Long-term residents of both Shangri-La and Arriba die if away from the sanctuary for any real length of time.  The residents of Shangri-La enjoy extreme old age, but if they leave the protection of the valley their body soon ages to its actual age followed by death.  Death for any Arriban who remains long at lower altitudes is due to a peculiar altitude sickness caused from living at extreme altitude and brought on by the increased air pressure of the lower regions. Unlike most traditional lost civilizations that are isolated and closed to the outside, these two retreats engage in secret trade with the outer world and recruit new citizens from it.

The material treasure of Shangri-La is the gold deposit in the valley, which incidentally provides the financial means to purchase goods from the outside world.  Yet their real treasure is the reservoir of esoteric knowledge they possess.  Similarly, the Arribans possess a treasure based on esoteric knowledge.  But their secrets are of a more practical nature as they have a technologically advanced civilization.  They actually wish to use their technology to pay for outside goods.

Residents of both cultures enjoy a healthy life to advance ages.  Dent plays a little trick on his readers when Doc Savage first meets the queen who is described as being very aged — as if she were two hundred years old.  During a melee, Doc meets the queen’s young daughter and mistakenly wonders if the ancient queen has suddenly grown young.  This is a twist on “Lost Horizon” whereby the residents go from youth to advanced age, in particular, the beautiful Lo-Tsen who transforms from a youthful princess to the full realization of her seven decades after leaving the valley. In both stories, the outsiders travel by plane but end up crashing short of the destination causing the passengers to endure the fierce winds and bitter cold of the mountains.

Dent has a little more fun with a play on words.  The ruler of Shangri-La is the High Lama.  Dent uses the term with the introduction of llamas used as beasts of burden throughout the Andes.

Dent uses Terrence Wire to play the part of Hugh Conway.  In “Lost Horizon,” Conway leaves from the valley in a rash act.  He later regrets his actions and seeks to return to the hidden paradise of Shangri-La.  Terrence Wire also wishes to go and live in the hidden city of the Arribans and become one of them himself.

The ruler of Arriba is referred to as the Queen Mother of Wisdom.  This is exactly the commodity Father Perrault seeks to preserve in the remoteness of Shangri-La.   Here we shall stay with our books and our music and our meditations, conserving the frail elegancies of a dying age, and seeking such wisdom as men will need when their passions are all spent.  Doc Savage comments on the Arribians: The most intriguing thing of all, the bronze man explained, was the mental attitude, the philosophy of life, which they had managed to mold by so many years of isolated, and rigorously guided, life.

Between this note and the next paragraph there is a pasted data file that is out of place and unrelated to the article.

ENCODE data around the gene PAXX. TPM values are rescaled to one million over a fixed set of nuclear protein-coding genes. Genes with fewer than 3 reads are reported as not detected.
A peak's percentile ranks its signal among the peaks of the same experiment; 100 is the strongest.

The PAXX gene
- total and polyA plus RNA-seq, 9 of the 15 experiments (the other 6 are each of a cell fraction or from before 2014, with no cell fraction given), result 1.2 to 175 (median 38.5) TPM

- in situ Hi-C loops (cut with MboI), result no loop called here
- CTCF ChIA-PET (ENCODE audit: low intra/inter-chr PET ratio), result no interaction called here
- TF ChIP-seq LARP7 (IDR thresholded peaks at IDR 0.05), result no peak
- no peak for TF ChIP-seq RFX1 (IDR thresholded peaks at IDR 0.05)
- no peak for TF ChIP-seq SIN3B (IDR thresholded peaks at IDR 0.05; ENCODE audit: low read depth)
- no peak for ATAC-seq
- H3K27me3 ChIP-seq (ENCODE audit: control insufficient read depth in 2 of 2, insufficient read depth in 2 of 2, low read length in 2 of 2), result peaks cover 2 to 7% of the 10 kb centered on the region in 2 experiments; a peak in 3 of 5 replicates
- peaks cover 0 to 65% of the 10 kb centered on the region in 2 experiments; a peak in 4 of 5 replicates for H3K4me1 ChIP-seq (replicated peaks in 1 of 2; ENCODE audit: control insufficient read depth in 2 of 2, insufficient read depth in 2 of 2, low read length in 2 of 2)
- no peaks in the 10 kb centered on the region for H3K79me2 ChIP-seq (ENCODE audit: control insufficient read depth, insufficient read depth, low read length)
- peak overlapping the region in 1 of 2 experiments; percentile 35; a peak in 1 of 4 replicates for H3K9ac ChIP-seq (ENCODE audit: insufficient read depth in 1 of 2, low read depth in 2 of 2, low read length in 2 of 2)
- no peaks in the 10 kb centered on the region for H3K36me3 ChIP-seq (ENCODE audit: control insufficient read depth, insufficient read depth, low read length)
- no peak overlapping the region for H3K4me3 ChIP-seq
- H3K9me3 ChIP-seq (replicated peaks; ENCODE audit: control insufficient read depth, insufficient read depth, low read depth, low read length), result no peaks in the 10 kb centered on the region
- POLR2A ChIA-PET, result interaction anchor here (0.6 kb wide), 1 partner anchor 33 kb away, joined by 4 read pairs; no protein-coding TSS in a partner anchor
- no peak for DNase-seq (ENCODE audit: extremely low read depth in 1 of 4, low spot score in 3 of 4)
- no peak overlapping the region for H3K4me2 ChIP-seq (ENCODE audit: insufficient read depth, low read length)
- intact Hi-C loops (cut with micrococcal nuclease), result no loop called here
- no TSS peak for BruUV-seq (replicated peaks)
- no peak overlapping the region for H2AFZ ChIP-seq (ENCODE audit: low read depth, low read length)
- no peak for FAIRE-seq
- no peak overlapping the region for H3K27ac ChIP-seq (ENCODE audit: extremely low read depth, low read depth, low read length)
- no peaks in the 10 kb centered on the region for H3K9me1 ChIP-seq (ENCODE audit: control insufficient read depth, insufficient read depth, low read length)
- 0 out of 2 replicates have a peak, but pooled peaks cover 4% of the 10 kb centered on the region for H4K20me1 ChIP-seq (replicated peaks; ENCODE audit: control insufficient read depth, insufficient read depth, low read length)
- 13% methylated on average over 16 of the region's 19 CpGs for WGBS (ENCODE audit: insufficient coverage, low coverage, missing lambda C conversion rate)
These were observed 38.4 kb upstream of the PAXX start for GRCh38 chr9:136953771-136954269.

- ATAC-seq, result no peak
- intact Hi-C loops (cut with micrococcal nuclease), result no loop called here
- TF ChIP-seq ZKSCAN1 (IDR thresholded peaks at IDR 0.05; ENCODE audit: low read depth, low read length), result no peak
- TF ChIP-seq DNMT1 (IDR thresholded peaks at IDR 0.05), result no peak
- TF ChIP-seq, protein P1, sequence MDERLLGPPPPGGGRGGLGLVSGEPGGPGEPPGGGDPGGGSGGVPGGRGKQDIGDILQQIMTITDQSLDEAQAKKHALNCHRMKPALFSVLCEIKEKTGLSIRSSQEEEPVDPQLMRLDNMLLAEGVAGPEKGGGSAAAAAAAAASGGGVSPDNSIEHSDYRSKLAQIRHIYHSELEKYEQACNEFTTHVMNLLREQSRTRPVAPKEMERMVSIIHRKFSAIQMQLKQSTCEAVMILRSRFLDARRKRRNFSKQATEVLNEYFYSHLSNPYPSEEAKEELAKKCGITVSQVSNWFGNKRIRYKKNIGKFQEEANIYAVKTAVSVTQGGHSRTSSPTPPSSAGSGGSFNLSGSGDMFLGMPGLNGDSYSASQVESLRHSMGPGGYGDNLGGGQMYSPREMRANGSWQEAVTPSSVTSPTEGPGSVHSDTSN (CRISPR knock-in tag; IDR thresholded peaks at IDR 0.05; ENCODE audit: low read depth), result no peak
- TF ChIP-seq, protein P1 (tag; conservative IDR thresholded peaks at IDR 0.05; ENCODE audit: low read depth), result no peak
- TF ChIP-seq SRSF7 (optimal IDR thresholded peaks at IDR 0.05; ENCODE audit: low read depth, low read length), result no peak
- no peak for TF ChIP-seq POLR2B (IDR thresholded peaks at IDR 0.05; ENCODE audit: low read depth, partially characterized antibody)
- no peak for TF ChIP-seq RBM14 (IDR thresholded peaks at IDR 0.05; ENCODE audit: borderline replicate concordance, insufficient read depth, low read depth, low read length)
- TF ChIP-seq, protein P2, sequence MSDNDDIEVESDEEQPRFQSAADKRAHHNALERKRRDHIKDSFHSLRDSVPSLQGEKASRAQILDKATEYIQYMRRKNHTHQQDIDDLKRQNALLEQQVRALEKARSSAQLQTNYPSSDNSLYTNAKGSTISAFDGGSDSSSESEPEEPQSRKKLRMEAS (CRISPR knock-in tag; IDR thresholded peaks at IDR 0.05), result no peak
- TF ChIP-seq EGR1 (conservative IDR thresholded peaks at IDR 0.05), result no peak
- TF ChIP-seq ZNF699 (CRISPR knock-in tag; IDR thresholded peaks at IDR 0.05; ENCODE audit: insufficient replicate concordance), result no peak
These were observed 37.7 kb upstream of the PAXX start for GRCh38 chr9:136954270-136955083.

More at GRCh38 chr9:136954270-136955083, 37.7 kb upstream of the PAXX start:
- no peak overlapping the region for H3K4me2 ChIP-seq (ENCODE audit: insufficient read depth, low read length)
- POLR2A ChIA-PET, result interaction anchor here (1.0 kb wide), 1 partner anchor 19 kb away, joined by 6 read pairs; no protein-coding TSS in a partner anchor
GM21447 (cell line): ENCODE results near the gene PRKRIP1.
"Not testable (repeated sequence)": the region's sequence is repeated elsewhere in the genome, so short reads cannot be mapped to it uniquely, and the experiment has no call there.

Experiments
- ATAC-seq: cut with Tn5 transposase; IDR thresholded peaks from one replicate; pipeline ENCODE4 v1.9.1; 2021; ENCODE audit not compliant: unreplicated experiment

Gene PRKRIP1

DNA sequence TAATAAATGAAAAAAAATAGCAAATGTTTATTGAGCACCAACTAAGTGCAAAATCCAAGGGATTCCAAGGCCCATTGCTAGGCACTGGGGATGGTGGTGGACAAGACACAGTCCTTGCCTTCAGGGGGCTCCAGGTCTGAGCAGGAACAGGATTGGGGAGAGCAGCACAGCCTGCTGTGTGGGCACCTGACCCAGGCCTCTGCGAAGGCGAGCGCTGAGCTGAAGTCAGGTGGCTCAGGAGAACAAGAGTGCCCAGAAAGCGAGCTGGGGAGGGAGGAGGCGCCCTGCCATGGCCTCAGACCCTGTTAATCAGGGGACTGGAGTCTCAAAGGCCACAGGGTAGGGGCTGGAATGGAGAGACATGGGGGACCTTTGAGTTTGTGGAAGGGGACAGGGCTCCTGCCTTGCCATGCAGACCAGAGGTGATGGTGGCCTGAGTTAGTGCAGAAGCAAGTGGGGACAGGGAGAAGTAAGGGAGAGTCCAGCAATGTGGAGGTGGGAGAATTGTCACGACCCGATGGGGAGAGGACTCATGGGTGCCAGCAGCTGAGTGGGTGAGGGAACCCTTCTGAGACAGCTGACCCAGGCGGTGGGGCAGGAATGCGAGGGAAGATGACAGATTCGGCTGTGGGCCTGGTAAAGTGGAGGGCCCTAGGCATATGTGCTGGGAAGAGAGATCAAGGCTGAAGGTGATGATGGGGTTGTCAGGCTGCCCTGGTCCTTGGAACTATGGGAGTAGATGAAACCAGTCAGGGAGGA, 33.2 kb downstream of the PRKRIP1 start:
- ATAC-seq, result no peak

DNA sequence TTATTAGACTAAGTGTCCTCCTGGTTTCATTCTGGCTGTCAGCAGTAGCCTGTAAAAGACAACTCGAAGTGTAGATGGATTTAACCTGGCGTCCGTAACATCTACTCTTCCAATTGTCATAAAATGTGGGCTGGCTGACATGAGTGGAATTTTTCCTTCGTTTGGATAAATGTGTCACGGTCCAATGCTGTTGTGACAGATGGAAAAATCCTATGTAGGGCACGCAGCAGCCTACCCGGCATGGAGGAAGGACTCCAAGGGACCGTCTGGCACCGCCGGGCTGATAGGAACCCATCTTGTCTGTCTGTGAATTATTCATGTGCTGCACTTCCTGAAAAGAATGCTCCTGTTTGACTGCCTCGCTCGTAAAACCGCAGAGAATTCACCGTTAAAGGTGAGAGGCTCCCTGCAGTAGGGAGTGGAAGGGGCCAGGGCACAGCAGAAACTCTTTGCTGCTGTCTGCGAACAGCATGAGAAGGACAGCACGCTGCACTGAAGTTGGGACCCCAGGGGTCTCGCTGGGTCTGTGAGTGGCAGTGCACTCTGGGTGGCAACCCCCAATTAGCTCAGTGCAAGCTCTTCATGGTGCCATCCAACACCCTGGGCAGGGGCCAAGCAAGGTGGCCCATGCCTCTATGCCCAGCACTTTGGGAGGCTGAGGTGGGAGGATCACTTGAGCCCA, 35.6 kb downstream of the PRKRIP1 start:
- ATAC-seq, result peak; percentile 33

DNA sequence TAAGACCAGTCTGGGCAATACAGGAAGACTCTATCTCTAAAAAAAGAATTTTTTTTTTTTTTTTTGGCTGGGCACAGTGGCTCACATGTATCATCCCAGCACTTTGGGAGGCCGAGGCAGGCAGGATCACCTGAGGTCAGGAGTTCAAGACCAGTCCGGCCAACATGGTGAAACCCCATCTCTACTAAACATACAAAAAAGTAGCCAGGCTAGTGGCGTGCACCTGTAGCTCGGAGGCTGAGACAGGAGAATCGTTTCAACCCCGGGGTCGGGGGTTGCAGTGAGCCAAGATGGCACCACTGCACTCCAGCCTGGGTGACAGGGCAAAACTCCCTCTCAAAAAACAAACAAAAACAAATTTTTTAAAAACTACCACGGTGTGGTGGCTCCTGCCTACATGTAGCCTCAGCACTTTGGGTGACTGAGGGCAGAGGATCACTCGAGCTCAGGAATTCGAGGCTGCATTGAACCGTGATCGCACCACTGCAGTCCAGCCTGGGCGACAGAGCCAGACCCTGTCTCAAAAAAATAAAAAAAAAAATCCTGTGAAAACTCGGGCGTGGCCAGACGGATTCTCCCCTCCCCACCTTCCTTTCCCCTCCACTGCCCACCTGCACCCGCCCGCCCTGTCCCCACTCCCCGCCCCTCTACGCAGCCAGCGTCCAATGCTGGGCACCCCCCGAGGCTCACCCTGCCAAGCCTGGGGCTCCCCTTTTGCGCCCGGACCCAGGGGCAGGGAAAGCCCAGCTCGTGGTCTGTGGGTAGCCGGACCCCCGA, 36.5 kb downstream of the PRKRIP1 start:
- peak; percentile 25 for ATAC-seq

The Tibetans name the high mountain overlooking the lost valley Karakal.  The name means blue moon.  The key clue in Dent’s story is a small blue stone.  This is Dent’s “blue moon.”

In both stories, the sun is the key to success.  The valley of Shangri-La is geographically oriented in such a way as to maximize the warming rays captured from the sun.  Similarly, Arriba employs a sophisticated system of solar heating to make life possible on their high mountain redoubt.

Hilton describes Shangri-La as a beautiful place both in vision and smell.  Tuberose is prized for its attractive and aromatic white blossoms and grows on the lowlands in the mountain valley.  Conway enjoys the delightful odor as it rises up to the heights upon which the monastery resides.  Dent tips his hat to the tuberose in his own story: roses are cultivated by the Arribans in their greenhouses.

It seems clear enough that Dent based “The Speaking Stone” on the events in “Lost Horizon.”  Dent was not simply adapting another writer’s story into a Doc Savage adventure.  Dent was paying homage to “Lost Horizo”n and made it plain this was indeed the story to which he was making slanting references.  If there were any doubt of the basis upon which “The Speaking Stone” was based, it is dashed by Dent’s use of roses to mimic the tuberose of Shangri-La.  The rose scent is emphasized by the way in which the villains use the aroma of roses to mask the odor of poison gas.